Epoxy coenzyme a thioester pathways for degradation of aromatic compounds
Aromatic compounds (biogenic and anthropogenic) are abundant in the biosphere. Some of them are well-known environmental pollutants. Although the aromatic nucleus is relatively recalcitrant, microon of aromatic compounds. The adopted degradation pathways depend on the availabilorganisms have developed various catabolic routes that enable complete biodegradatiityof oxygen. Under oxic conditions, microorganisms utilize oxygen as a cosubstrate to activate and cleave the aromatic ring. In contrast, under anoxic conditions, the aromatic compounds are transformed to coenzyme A (CoA) thioesters followed by energyconsuming reduction of the ring. Eventually, the dearomatized ring is opened via a hydrolytic mechanism. Recently, novelcatabolic pathways for the aerobic degradation of aromatic compounds were elucidated that differ significantly from the established catabolic routes. The new pathways were investigated in detail for the aerobic bacterial degradation of benzoate and phenylacetate. In both cases, the pathway is initiated by transforming the substrate to a CoA thioester and all the intermediates are bound by CoA. The subsequent reactions involve epoxidation of the aromatic ring followed by hydrolytic ring cleavage. Here we discuss the novel pathways, with a particular focus on their unique features and occurrence as well as ecological significance.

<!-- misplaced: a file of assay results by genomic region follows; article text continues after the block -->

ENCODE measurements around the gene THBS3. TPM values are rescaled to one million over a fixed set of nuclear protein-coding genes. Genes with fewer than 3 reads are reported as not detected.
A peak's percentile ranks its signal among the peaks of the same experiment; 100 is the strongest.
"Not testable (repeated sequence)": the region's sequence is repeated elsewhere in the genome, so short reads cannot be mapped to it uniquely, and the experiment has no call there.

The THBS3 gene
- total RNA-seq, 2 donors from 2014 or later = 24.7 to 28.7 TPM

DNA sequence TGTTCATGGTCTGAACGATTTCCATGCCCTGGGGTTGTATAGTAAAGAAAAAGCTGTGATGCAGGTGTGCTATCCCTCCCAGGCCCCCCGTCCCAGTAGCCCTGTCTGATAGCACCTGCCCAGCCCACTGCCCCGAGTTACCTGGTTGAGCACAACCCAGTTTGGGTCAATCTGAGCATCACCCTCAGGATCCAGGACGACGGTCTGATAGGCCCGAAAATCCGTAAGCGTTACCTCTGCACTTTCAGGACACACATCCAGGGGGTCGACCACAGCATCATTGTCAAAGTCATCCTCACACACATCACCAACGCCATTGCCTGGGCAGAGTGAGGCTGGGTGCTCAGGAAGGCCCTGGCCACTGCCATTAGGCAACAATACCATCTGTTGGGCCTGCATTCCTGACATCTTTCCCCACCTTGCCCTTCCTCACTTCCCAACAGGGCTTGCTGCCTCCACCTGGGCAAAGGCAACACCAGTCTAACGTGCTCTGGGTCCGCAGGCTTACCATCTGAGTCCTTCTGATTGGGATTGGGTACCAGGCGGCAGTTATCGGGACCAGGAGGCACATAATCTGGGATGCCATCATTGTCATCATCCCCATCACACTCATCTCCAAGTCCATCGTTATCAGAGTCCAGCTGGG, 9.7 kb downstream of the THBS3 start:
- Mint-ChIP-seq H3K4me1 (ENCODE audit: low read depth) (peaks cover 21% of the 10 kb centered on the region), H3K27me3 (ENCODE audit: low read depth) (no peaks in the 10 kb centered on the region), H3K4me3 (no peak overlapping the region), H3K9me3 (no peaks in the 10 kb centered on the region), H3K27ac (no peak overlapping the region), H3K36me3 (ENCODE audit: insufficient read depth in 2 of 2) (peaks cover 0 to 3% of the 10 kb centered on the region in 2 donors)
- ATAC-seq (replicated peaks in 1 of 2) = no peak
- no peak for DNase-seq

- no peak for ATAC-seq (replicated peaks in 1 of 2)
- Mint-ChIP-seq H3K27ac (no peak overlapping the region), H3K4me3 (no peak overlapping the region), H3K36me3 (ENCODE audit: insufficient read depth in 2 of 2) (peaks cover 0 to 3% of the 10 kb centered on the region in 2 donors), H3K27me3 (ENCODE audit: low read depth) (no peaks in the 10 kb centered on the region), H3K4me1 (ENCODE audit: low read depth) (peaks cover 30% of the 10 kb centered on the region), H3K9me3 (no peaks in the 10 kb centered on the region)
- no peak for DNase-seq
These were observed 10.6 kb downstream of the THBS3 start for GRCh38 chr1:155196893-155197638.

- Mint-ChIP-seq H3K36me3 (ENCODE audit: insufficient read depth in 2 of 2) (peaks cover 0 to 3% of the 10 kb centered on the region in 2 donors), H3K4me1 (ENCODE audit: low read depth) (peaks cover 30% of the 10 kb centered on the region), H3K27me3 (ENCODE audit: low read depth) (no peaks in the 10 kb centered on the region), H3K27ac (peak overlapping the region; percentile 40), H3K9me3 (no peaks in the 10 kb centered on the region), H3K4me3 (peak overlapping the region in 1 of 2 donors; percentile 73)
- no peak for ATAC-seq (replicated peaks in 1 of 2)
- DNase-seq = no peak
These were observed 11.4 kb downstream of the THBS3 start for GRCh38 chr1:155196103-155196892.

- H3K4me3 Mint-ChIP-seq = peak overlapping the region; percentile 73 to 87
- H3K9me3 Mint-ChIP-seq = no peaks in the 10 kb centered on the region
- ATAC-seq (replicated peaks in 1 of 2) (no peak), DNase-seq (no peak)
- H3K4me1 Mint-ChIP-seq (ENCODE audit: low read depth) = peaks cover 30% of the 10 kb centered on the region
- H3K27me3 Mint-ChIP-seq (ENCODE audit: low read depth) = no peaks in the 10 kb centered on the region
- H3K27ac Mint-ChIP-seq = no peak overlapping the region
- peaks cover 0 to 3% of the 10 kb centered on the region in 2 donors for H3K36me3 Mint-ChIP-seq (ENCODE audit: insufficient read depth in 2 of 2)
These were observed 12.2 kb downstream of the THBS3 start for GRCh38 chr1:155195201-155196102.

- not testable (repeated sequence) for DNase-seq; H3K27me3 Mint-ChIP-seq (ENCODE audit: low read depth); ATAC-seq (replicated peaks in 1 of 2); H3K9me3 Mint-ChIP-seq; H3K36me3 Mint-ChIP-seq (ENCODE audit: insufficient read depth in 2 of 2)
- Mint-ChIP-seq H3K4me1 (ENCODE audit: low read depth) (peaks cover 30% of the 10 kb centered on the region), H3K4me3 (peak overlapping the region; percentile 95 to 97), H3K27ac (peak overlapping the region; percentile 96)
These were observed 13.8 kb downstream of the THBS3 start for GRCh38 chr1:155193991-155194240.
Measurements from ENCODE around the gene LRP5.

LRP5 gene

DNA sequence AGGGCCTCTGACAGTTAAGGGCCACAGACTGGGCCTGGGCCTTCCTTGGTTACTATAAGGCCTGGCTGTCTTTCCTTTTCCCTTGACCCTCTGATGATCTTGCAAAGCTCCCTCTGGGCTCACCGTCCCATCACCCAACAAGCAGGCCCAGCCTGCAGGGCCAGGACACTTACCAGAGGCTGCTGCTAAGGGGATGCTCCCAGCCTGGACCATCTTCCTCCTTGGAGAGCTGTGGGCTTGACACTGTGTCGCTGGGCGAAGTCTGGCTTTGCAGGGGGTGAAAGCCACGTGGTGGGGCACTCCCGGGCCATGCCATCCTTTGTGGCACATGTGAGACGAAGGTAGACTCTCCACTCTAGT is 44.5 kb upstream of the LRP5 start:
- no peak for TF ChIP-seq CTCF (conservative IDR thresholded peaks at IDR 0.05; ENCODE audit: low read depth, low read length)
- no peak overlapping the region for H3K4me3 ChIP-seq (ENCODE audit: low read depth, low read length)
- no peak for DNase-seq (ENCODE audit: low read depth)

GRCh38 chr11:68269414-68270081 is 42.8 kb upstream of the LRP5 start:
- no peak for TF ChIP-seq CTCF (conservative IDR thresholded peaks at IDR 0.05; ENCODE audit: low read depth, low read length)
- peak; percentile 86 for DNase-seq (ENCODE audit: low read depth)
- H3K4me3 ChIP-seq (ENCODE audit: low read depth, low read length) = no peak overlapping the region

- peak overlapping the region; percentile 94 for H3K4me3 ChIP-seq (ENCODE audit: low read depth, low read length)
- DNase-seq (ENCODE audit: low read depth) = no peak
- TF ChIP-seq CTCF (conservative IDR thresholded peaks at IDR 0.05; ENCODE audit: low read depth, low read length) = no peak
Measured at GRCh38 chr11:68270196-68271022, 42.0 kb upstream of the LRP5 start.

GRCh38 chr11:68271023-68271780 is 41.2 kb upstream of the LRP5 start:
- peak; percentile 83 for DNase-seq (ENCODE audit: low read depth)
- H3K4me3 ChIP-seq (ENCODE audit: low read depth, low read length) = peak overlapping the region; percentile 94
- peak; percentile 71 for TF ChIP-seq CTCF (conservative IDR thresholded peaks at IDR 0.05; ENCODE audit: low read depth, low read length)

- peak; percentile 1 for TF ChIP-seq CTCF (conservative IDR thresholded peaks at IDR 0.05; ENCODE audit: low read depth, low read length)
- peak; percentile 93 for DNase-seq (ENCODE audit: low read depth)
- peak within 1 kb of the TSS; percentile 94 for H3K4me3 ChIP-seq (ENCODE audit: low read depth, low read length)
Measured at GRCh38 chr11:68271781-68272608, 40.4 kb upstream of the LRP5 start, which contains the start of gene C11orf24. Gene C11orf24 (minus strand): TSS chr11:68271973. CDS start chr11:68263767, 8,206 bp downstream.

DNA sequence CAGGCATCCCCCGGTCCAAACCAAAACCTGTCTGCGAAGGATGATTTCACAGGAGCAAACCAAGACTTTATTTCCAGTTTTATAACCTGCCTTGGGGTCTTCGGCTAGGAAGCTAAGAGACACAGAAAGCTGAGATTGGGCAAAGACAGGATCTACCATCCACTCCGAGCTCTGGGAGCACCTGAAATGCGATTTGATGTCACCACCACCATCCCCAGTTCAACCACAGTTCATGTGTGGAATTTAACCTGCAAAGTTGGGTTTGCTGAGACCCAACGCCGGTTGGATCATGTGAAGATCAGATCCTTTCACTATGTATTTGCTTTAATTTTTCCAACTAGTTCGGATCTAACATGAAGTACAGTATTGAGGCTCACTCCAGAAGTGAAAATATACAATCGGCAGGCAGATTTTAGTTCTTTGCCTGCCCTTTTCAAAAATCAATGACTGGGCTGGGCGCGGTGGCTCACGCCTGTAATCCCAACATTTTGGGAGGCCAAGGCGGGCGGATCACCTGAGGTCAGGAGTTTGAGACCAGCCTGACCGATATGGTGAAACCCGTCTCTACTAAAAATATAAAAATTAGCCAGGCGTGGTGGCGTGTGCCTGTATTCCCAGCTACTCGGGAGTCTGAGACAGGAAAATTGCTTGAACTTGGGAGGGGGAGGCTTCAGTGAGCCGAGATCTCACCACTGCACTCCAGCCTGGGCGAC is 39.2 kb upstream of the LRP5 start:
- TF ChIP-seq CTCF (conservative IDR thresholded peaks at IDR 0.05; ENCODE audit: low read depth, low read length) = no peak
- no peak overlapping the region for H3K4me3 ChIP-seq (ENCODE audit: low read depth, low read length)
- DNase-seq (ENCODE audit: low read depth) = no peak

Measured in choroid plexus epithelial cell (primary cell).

570: Biowissenschaften, Biologie